Kilimanjaro Route

Machame Route

Trail Highlights

  • More adventurous, better views
  • Less crowded, more space
  • High success rates to peak
  • No previous experience of high ascents or technical climbing required
  • Harder, steeper, more demanding than Marangu
  • Available emergency evacuation service (Flying Doctor – Air Ambulance 24Hrs)

Itinerary

Experience the magic of a dense forest of fig and rubber trees, begonia flowers and other tropical vegetation as you begin your trek from Machame park entrance gate. A walk of about two to three hours will take you to this evenings campsite. As you continue your ascent, you will find that the tropical forest has given way to tall grasses and giant heather.

Watch your steps as you walk on a ridge, to the left of which is the Semira stream and on the right, the Weru Weru. Depending on the pace of climbers, arrival at Machame Camp is usually between 5 and 6 p.m. Your camp is set up near some old metal huts which were once used for shelter.

Tranquil and relatively easy are the words which best describe the initial stage of this climb. There is no point in rushing to get to the camp as there is little to do there. Guides tend to recommend a slow ascent, even at this early stage, for gradual acclimatization.

Take time to admire the beauty of the rainforest. Your guides are very knowledgeable about the botany in this area and listening to them will make the walk all the more interesting and rewarding.

Witness the fabulous view of Uhuru Peak as it greets you this morning. Todays trek takes you up a steep track through a savannah of tall grasses, volcanic rock and bearded heather. You will encounter giant groundsels as you hike through an ethereal landscape of volcanic lava, caves and foaming streams.

Hike on to the next campsite, a trek of approximately six hours and you should arrive between 2 and 3 p.m. Most climbers tend to pace themselves, walking slowly, sipping at their water bottles and resting about every half-hour.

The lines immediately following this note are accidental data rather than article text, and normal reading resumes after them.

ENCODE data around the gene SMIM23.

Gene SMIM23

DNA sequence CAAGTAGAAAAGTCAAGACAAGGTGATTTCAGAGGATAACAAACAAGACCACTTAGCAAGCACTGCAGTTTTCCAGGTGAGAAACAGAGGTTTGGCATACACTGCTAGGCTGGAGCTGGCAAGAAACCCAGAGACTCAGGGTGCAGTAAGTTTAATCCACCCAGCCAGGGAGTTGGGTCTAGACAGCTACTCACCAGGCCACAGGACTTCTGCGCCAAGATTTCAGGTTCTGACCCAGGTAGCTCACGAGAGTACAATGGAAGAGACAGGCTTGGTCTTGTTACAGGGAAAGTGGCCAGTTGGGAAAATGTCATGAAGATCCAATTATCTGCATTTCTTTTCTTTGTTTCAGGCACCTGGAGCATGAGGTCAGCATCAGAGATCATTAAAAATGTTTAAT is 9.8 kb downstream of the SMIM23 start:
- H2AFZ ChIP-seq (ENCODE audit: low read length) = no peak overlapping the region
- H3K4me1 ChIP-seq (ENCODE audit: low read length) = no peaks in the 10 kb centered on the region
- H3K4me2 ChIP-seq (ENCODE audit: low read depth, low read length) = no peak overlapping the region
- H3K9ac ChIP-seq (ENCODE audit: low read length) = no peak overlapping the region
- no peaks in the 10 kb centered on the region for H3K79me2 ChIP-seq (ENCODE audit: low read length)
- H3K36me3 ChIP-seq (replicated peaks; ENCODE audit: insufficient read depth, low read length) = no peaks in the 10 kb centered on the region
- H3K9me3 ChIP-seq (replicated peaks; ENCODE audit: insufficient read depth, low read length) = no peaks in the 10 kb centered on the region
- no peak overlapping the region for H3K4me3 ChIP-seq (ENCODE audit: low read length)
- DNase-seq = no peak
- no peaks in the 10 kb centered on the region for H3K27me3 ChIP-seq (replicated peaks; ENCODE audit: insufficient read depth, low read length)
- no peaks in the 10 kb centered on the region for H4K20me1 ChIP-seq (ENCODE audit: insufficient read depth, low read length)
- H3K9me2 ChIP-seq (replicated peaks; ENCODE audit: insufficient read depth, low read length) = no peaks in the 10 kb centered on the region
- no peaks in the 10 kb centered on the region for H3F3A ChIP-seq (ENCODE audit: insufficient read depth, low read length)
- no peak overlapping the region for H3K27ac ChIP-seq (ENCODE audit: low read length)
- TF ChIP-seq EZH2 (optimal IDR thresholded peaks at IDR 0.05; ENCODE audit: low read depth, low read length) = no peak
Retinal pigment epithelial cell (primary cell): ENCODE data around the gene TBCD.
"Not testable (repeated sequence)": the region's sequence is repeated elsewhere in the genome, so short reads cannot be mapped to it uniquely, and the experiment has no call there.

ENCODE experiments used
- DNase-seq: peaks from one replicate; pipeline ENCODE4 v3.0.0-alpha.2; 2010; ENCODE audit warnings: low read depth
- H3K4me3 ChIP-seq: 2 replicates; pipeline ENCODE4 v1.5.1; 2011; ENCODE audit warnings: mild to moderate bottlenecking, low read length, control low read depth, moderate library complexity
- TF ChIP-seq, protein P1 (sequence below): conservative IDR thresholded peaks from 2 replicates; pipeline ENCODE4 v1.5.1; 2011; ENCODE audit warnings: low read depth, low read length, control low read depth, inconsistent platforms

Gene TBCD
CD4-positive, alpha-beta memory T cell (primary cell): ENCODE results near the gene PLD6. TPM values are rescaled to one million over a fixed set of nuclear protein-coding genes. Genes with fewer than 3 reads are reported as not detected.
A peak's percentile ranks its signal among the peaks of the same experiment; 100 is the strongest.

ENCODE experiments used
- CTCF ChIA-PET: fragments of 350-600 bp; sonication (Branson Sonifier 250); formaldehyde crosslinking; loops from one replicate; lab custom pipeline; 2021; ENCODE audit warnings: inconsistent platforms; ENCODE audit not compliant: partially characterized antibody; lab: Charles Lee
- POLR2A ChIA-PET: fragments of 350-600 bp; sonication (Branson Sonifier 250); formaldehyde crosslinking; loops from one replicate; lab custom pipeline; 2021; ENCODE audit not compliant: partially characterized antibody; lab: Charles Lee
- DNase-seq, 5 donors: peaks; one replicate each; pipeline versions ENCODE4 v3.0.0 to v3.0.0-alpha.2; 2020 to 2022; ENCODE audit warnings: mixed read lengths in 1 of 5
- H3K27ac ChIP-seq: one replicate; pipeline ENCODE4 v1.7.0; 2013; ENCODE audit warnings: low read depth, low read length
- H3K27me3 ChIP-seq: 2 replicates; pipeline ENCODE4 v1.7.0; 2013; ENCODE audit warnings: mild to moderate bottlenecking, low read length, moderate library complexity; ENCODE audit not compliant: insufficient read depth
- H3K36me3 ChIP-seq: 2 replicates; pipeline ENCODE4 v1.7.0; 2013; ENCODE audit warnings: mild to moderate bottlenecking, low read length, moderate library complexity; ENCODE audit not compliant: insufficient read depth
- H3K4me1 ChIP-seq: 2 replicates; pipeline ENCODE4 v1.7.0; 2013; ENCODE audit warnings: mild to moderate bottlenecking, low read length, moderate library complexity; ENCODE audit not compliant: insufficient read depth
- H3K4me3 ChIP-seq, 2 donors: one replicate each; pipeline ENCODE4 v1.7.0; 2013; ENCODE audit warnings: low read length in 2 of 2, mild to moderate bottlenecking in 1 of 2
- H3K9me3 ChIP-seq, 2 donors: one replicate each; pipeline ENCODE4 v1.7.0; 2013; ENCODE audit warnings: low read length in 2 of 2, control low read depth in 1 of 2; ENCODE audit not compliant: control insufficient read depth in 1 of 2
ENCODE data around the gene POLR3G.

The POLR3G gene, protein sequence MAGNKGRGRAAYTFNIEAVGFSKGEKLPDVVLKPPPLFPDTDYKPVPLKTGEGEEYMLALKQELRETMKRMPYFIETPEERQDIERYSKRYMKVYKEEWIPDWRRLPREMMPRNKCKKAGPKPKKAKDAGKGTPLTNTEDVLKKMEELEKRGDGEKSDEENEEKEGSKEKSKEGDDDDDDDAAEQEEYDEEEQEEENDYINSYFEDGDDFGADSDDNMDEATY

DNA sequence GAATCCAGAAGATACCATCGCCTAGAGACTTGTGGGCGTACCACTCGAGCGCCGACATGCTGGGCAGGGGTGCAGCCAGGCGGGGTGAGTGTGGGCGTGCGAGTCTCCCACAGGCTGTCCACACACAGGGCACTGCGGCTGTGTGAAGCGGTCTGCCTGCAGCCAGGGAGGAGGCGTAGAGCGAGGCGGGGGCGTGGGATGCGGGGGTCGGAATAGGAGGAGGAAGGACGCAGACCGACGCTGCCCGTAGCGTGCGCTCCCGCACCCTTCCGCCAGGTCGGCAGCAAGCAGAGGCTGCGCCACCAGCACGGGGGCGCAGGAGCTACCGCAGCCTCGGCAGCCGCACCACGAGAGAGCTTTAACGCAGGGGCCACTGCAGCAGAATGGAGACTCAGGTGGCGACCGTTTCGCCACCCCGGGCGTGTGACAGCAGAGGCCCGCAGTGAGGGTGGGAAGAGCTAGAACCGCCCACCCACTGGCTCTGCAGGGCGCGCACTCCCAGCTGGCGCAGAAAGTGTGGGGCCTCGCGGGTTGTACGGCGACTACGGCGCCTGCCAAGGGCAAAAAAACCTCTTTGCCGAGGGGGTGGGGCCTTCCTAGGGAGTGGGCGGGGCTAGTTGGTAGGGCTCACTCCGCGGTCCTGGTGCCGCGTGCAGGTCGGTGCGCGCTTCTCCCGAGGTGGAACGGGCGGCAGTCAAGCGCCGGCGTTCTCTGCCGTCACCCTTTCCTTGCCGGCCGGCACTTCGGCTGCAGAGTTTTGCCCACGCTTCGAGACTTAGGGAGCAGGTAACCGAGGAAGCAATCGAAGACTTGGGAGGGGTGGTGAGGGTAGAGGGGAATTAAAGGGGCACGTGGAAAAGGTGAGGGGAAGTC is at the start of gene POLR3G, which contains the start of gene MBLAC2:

Awake to find the entire Shira Plateau at your feet, with sweeping views across to Meru and the Shira Needles. A steady walk takes you up to the pass at Lava Tower (15,000 ft), where you will stop to have lunch. Crossing the Bastains stream, you begin to descend towards Barranco Camp.

Discover Grand Barranco, an immense canyon. Walk by numerous waterfalls, which are fed by streams coming from the mountain and converge here to form the Umbwe River. Your camp is set at almost the same altitude as on the previous night. Today’s trek lasts for about six hours and arrival at camp is between 4.30 and 5.30 p.m.

Join the early birds as you begin your hike to Karanga Camp, which is on the same altitude as Barranco Camp – so you should be well acclimatized now to this elevation. You will encounter a bit of a climb at Barranco Cliff and the rest of the trek is spent climbing up and down the slopes of the mountain for most of the way to camp.

Follow the trail for approximately four hours. In the afternoon you have an opportunity to hike in the Karanga Valley, where giant scenarios and lobelia grow. Rest as much as you possibly can to prepare yourself for the climb ahead.

Take pleasure in the scenic climb to Barafu, which is mostly on alpine desert terrain; a mainly mineral environment with few lichens and mosses. Mawenzi Peak towers majestically to the right and, overhead; Kibo Peak seems just a stone’s throw away.

Arrive at Barafu Camp sometime before 3 p.m. Climbers who wish to attempt the summit should retire early this night, as the next day is the longest of the whole climb.

Gird up your loins for a midnight start! It is at this stage that the climb becomes much more difficult and hikers should carry as little as possible for this stage. Temperatures range from -4 degrees to 5 degrees Fahrenheit.

Climb steadily, flanked by the Ratzel and Rebman glaciers, for about six hours before reaching the edge of the crater between Stella and Hans Meyer points. Another hour of climbing brings you to the summit.

Concentrate on your feet, and follow your guide very closely for this section of the journey. Uhuru stands at 19,340 ft and is the highest point on the continent of Africa. The track around the edge of the crater is rocky and icy.

Relax and partake of refreshment at Kibo Hut before continuing on to Mweka Camp for the night. Arriving into camp at around 5 p.m. you will look back and realize that, today, you have trekked a total of thirteen hours!

Capture the scenery and make fast your memories on this final day of your adventure, when you will descend from Mweka camp to the base. The descent to the gate takes approximately five hours and climbers usually arrive before noon. Upon arrival at the gate, you will be rewarded with a certificate attesting your success at conquering Mount Kilimanjaro.